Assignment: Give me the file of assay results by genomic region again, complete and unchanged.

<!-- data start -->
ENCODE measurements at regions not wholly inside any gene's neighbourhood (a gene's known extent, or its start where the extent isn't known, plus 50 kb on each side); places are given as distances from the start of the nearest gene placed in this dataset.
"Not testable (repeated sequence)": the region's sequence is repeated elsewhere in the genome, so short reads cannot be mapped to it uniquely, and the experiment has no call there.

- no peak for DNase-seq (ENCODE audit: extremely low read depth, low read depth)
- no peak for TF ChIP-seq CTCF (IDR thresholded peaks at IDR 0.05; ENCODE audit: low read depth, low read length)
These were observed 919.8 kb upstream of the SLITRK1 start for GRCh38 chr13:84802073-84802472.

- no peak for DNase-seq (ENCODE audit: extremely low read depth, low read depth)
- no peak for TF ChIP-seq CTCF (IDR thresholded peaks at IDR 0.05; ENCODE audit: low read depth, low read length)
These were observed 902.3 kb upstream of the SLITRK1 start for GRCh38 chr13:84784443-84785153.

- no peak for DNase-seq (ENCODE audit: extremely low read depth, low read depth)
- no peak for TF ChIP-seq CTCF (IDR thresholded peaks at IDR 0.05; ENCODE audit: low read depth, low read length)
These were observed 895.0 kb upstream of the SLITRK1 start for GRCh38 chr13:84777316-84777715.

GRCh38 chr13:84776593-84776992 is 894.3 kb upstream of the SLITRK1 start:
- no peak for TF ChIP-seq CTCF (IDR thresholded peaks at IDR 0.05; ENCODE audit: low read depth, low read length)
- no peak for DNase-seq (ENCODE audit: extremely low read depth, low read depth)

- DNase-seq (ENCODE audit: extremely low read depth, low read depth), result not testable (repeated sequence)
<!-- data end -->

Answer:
ENCODE measurements at regions not wholly inside any gene's neighbourhood (a gene's known extent, or its start where the extent isn't known, plus 50 kb on each side); places are given as distances from the start of the nearest gene placed in this dataset.
"Not testable (repeated sequence)": the region's sequence is repeated elsewhere in the genome, so short reads cannot be mapped to it uniquely, and the experiment has no call there.

- no peak for DNase-seq (ENCODE audit: extremely low read depth, low read depth)
- no peak for TF ChIP-seq CTCF (IDR thresholded peaks at IDR 0.05; ENCODE audit: low read depth, low read length)
These were observed 919.8 kb upstream of the SLITRK1 start for GRCh38 chr13:84802073-84802472.

- no peak for DNase-seq (ENCODE audit: extremely low read depth, low read depth)
- no peak for TF ChIP-seq CTCF (IDR thresholded peaks at IDR 0.05; ENCODE audit: low read depth, low read length)
These were observed 902.3 kb upstream of the SLITRK1 start for GRCh38 chr13:84784443-84785153.

- no peak for DNase-seq (ENCODE audit: extremely low read depth, low read depth)
- no peak for TF ChIP-seq CTCF (IDR thresholded peaks at IDR 0.05; ENCODE audit: low read depth, low read length)
These were observed 895.0 kb upstream of the SLITRK1 start for GRCh38 chr13:84777316-84777715.

GRCh38 chr13:84776593-84776992 is 894.3 kb upstream of the SLITRK1 start:
- no peak for TF ChIP-seq CTCF (IDR thresholded peaks at IDR 0.05; ENCODE audit: low read depth, low read length)
- no peak for DNase-seq (ENCODE audit: extremely low read depth, low read depth)

- DNase-seq (ENCODE audit: extremely low read depth, low read depth), result not testable (repeated sequence)